A southern Oregon sheriff said he would not enforce a proposed gun law in his county – where armed militia groups are flocking to support gold miners embroiled in a dispute with federal agents.
Sheriff Dave Daniel said Tuesday, after meeting with local members of the Oath Keepers gun group, that a proposed state law expanding background checks would violate the Josephine County charter, reported the Herald and News.
"I can't enforce that law, so therefore it won't be enforced -- it doesn't fit on my scale of priorities," Daniel said of the proposed misdemeanor offense. "I have felonies going on daily in Josephine County -- that's my priority."
Senate Bill 941, which would require background checks during private gun sales, remains in legislative committee but is expected to pass.
The Oath Keepers -- made up primarily of current and former military and law enforcement personnel who have vowed not to obey or enforce laws they believe are unconstitutional – held a demonstration Tuesday against the proposed Oregon gun law.
Joseph Rice, the local Oath Keepers spokesman, said he met with Daniel afterward but wasn’t satisfied the sheriff shared his group’s views.
Rice said the sheriff told him the state law would likely supplant the county charter, but he said Daniel tried to assure him he did not have enough deputies to enforce the misdemeanor offense.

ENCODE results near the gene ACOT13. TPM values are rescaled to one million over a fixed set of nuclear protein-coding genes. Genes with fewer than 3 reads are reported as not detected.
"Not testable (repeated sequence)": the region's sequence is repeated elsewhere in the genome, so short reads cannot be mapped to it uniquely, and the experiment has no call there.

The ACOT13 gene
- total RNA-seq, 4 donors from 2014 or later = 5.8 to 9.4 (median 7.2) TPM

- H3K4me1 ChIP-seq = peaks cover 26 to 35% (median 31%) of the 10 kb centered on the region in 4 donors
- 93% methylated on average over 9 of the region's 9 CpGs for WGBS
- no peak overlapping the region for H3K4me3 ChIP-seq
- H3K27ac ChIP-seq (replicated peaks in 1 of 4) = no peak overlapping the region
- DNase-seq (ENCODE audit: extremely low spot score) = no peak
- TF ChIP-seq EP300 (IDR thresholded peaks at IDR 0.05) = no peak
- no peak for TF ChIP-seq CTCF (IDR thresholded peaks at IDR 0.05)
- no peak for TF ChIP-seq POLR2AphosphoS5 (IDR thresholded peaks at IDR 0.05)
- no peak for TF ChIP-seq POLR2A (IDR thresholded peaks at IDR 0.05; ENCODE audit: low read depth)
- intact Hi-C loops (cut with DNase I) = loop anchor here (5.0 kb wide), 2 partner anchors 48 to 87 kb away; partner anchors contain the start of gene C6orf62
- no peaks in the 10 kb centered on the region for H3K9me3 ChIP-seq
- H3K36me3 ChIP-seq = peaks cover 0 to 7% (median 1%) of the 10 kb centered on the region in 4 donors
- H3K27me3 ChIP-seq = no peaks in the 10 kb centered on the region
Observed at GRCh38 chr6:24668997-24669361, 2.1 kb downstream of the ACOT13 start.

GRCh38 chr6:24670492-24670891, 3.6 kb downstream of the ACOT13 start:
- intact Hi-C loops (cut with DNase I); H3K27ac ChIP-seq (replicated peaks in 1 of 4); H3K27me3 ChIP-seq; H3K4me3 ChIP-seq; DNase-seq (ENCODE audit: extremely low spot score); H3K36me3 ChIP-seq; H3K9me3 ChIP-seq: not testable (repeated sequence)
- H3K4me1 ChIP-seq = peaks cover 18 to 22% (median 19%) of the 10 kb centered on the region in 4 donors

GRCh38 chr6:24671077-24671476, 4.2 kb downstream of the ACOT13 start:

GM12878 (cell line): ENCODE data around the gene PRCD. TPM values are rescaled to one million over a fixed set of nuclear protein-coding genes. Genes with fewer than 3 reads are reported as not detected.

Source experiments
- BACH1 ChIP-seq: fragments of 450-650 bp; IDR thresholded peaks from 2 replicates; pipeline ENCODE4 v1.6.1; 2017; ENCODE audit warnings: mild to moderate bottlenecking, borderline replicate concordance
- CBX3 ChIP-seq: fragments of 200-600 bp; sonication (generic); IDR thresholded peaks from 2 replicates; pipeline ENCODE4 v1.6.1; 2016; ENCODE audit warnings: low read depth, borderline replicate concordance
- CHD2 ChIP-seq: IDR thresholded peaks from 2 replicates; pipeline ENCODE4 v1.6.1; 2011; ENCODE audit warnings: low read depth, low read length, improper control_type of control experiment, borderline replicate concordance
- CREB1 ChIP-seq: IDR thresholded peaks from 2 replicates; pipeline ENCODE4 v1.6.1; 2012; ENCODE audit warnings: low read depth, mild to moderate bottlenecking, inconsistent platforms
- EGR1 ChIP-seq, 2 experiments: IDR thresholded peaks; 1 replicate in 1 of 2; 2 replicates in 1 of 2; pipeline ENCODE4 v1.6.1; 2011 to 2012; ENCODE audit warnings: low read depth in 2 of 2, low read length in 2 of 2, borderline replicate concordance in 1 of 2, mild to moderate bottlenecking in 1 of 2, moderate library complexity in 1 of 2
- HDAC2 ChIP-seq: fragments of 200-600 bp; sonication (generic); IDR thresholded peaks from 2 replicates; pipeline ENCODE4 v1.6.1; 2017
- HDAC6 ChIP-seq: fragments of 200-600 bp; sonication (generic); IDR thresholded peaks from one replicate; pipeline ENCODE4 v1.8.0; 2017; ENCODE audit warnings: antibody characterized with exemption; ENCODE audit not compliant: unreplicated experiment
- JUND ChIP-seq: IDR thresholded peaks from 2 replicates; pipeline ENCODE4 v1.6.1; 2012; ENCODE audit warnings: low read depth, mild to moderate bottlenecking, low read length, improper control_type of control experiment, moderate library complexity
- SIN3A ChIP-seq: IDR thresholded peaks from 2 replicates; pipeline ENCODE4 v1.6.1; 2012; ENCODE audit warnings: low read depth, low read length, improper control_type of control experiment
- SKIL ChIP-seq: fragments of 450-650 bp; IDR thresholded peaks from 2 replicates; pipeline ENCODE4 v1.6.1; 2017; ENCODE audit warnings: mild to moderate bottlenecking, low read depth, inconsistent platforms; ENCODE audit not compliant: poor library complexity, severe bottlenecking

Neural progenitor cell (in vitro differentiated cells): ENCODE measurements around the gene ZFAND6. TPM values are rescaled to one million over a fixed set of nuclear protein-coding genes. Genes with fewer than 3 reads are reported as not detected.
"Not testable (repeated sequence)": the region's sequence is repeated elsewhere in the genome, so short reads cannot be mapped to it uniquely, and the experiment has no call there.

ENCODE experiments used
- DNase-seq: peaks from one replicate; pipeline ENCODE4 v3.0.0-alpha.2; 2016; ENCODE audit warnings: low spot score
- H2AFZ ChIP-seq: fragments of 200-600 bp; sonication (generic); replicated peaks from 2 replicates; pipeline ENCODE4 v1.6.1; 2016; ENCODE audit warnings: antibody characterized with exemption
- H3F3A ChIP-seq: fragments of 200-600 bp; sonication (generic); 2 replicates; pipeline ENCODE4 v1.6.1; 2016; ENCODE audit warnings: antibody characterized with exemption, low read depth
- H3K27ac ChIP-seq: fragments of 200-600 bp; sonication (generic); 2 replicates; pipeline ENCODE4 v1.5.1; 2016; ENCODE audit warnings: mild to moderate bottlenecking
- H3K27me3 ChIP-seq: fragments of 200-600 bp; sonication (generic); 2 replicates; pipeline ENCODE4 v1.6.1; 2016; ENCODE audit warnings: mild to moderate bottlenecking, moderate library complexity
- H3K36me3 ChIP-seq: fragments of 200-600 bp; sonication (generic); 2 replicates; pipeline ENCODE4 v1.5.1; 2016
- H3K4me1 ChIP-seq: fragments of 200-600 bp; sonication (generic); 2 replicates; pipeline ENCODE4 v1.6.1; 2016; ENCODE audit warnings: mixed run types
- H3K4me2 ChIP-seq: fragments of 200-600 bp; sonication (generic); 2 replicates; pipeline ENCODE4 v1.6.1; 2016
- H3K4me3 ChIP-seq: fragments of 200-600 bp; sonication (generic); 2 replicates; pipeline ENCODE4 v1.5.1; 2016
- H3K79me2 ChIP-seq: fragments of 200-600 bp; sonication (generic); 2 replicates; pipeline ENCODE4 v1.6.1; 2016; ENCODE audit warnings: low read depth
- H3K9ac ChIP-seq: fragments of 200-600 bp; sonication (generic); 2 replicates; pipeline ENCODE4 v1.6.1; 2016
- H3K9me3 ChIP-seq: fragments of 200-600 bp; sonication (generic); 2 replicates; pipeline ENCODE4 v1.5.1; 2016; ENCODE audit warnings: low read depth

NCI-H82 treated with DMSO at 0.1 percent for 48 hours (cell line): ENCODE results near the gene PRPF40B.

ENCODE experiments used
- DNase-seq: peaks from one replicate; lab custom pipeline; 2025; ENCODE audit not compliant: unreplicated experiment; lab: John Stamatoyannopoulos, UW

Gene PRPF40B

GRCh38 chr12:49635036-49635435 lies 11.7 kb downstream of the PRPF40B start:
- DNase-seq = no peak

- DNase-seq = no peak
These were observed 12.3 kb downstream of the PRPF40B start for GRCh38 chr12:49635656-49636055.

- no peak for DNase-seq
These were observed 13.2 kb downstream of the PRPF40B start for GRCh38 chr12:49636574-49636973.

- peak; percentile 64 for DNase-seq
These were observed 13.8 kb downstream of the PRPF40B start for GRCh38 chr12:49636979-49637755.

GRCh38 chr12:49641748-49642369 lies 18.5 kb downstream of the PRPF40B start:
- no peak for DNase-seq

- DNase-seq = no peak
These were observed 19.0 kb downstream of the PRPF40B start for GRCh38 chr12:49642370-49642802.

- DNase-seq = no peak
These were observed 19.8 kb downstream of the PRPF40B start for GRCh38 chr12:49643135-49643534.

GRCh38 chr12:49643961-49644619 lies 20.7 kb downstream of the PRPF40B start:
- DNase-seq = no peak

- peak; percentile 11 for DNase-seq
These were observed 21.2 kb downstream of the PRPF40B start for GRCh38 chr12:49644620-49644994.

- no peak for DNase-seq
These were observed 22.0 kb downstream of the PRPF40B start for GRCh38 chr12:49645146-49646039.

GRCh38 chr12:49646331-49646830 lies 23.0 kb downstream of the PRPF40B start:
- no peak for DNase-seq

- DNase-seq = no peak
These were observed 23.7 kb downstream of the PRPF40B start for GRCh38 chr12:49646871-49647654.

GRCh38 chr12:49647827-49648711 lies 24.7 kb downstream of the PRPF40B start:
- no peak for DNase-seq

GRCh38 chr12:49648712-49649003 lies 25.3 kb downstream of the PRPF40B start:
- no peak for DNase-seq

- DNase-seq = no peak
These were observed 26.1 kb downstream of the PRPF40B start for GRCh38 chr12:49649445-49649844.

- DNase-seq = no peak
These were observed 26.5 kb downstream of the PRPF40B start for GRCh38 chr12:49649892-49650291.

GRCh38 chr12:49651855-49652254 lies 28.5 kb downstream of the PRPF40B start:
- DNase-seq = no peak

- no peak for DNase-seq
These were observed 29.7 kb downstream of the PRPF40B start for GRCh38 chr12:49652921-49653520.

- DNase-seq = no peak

"He's trying to sit on the fence," Rice said. "He's trying to have it both ways."
Daniel delivered a cease and desist letter earlier this month to the owners of the Sugar Pine Mining Claim on behalf of the Bureau of Land Management – which claims the miners are operating under outdated surface rights.
The claim’s owners alerted the Josephine County Oath Keepers, who asked other chapters of the nationwide organization and state militia groups for volunteers to take part in a Bundy-style showdown with federal authorities.
Sugar Pine’s owners, who are affiliated with the Galice Mining District, say their claim – which dates back more than 100 years – grants them surface rights to the area.
The BLM, however, argues their documents are outdated and the claim was invalidated when the property changed hands at some point.
Federal authorities have ordered the miners to suspend their operations and remove their equipment by April 25 – although BLM officials said they expect the miners to appeal the order.
“It requires either a plan of operation or notice, and some informal contacts with their lawyer,” said Jim Whittingont, a BLM spokesman. “It sounds like they may appeal, so if they appeal, that starts another administrative appeal process.”
BLM officials said they would wait for the appeals process to play out before taking additional action against the miners, but militia groups said they would wait in the area to ensure the miners’ due process rights were respected.
“Sometimes that's going to take days or even weeks, and we are preparing for this to potentially last that long,” said Mary Emerick, of the Oath Keepers.